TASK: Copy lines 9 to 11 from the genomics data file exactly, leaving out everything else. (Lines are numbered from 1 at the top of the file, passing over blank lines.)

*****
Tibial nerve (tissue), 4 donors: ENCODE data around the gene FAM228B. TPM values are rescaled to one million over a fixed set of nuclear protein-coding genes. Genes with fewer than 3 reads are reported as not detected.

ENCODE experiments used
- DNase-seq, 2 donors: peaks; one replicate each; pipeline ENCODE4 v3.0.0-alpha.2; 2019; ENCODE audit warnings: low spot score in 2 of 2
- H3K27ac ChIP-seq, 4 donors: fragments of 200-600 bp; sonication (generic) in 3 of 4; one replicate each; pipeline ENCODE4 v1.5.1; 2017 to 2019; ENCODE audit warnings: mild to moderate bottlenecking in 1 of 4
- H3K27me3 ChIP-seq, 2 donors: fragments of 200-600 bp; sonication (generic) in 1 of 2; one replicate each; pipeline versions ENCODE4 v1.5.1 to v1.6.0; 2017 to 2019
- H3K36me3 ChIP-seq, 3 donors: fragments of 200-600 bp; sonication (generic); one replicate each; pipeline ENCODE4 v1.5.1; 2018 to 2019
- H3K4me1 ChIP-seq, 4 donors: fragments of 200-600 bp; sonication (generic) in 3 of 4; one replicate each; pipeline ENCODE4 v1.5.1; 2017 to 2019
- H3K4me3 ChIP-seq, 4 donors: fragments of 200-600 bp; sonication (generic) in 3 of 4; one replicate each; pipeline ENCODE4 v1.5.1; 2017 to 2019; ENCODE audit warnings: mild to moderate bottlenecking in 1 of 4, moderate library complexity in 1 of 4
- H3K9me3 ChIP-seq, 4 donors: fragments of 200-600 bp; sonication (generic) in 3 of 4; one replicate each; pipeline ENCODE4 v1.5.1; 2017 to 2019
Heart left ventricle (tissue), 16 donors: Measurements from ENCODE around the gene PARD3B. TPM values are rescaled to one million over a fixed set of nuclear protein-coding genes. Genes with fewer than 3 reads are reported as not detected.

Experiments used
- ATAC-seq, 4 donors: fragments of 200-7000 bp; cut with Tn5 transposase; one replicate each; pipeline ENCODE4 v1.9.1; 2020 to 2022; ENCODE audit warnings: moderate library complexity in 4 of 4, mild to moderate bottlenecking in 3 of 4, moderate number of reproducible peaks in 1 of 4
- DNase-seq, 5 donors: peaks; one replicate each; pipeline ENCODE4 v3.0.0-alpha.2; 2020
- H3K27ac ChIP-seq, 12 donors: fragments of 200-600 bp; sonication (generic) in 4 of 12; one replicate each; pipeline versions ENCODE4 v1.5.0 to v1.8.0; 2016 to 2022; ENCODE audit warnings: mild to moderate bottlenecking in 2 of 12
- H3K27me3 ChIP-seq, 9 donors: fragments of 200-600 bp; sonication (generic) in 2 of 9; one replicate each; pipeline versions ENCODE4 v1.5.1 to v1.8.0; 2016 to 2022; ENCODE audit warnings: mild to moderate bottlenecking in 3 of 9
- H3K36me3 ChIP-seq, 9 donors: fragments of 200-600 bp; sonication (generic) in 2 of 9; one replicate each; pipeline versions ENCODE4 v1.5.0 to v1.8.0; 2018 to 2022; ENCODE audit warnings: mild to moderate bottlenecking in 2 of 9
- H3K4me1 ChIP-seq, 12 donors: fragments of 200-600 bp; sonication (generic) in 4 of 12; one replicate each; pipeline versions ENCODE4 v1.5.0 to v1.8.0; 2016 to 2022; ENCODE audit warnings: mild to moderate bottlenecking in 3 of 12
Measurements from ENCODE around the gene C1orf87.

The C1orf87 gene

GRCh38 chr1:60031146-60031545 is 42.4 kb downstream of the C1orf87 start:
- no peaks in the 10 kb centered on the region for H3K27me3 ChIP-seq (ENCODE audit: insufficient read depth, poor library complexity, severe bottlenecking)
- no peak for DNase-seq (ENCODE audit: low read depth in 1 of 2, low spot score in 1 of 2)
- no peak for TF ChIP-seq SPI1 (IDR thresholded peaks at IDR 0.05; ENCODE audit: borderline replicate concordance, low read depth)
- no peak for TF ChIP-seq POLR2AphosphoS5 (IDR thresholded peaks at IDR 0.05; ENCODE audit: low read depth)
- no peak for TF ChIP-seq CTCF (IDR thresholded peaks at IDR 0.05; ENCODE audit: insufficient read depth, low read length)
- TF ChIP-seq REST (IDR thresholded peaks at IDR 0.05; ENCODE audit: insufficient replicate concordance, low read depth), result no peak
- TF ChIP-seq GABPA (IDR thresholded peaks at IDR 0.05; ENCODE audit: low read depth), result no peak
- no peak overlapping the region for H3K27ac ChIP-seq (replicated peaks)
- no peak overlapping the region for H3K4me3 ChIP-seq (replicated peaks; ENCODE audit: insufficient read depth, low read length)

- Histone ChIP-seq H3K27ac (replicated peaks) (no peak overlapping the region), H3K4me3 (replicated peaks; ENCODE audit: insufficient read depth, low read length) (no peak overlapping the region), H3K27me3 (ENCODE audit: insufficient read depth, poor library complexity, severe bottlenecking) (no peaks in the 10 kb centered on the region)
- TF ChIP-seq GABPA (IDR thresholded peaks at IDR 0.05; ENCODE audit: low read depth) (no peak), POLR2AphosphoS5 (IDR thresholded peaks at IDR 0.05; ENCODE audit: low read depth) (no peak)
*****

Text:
- H3K9me3 ChIP-seq, 4 donors: fragments of 200-600 bp; sonication (generic) in 3 of 4; one replicate each; pipeline ENCODE4 v1.5.1; 2017 to 2019
Heart left ventricle (tissue), 16 donors: Measurements from ENCODE around the gene PARD3B. TPM values are rescaled to one million over a fixed set of nuclear protein-coding genes. Genes with fewer than 3 reads are reported as not detected.

Experiments used